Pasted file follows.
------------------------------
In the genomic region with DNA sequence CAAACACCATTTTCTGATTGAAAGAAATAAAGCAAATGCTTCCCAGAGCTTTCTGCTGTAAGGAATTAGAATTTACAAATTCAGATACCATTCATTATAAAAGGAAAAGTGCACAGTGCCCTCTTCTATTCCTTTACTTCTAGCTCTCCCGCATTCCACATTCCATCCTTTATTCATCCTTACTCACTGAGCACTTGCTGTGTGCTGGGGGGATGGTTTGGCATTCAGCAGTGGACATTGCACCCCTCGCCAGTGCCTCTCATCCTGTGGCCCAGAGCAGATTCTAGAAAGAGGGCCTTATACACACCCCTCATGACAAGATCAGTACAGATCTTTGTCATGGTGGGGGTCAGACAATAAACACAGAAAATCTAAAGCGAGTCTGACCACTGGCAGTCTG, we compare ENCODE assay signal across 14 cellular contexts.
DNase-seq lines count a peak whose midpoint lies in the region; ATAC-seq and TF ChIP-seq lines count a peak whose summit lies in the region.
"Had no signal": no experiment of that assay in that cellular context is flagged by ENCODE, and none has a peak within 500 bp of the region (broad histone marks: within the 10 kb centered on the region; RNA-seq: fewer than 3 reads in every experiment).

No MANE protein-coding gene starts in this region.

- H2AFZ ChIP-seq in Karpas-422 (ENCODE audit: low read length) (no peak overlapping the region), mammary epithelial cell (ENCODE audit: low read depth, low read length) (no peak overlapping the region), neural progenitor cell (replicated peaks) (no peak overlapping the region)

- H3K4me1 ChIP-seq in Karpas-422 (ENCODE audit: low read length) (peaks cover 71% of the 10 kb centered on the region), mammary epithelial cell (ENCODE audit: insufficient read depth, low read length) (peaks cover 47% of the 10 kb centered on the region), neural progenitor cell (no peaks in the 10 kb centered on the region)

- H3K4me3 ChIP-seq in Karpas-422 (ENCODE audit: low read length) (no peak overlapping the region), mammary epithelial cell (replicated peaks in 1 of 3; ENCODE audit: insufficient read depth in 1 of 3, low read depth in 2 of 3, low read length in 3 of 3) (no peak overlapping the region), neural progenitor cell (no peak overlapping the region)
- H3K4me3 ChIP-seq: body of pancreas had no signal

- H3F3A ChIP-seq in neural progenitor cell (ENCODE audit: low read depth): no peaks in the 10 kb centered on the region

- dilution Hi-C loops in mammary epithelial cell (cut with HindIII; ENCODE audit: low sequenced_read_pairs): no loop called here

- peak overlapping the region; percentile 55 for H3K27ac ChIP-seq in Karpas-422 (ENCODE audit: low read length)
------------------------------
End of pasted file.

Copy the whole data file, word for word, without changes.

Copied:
In the genomic region with DNA sequence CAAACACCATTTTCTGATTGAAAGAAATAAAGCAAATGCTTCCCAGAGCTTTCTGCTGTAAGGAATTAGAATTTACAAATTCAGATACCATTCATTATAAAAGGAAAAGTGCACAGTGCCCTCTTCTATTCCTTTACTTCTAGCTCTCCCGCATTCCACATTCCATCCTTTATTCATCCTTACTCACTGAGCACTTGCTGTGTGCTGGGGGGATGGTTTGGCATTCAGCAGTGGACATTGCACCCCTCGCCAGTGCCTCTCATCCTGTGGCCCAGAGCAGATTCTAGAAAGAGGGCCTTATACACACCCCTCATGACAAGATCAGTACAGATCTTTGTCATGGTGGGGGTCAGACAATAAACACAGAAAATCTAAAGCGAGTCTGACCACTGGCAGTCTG, we compare ENCODE assay signal across 14 cellular contexts.
DNase-seq lines count a peak whose midpoint lies in the region; ATAC-seq and TF ChIP-seq lines count a peak whose summit lies in the region.
"Had no signal": no experiment of that assay in that cellular context is flagged by ENCODE, and none has a peak within 500 bp of the region (broad histone marks: within the 10 kb centered on the region; RNA-seq: fewer than 3 reads in every experiment).

No MANE protein-coding gene starts in this region.

- H2AFZ ChIP-seq in Karpas-422 (ENCODE audit: low read length) (no peak overlapping the region), mammary epithelial cell (ENCODE audit: low read depth, low read length) (no peak overlapping the region), neural progenitor cell (replicated peaks) (no peak overlapping the region)

- H3K4me1 ChIP-seq in Karpas-422 (ENCODE audit: low read length) (peaks cover 71% of the 10 kb centered on the region), mammary epithelial cell (ENCODE audit: insufficient read depth, low read length) (peaks cover 47% of the 10 kb centered on the region), neural progenitor cell (no peaks in the 10 kb centered on the region)

- H3K4me3 ChIP-seq in Karpas-422 (ENCODE audit: low read length) (no peak overlapping the region), mammary epithelial cell (replicated peaks in 1 of 3; ENCODE audit: insufficient read depth in 1 of 3, low read depth in 2 of 3, low read length in 3 of 3) (no peak overlapping the region), neural progenitor cell (no peak overlapping the region)
- H3K4me3 ChIP-seq: body of pancreas had no signal

- H3F3A ChIP-seq in neural progenitor cell (ENCODE audit: low read depth): no peaks in the 10 kb centered on the region

- dilution Hi-C loops in mammary epithelial cell (cut with HindIII; ENCODE audit: low sequenced_read_pairs): no loop called here

- peak overlapping the region; percentile 55 for H3K27ac ChIP-seq in Karpas-422 (ENCODE audit: low read length)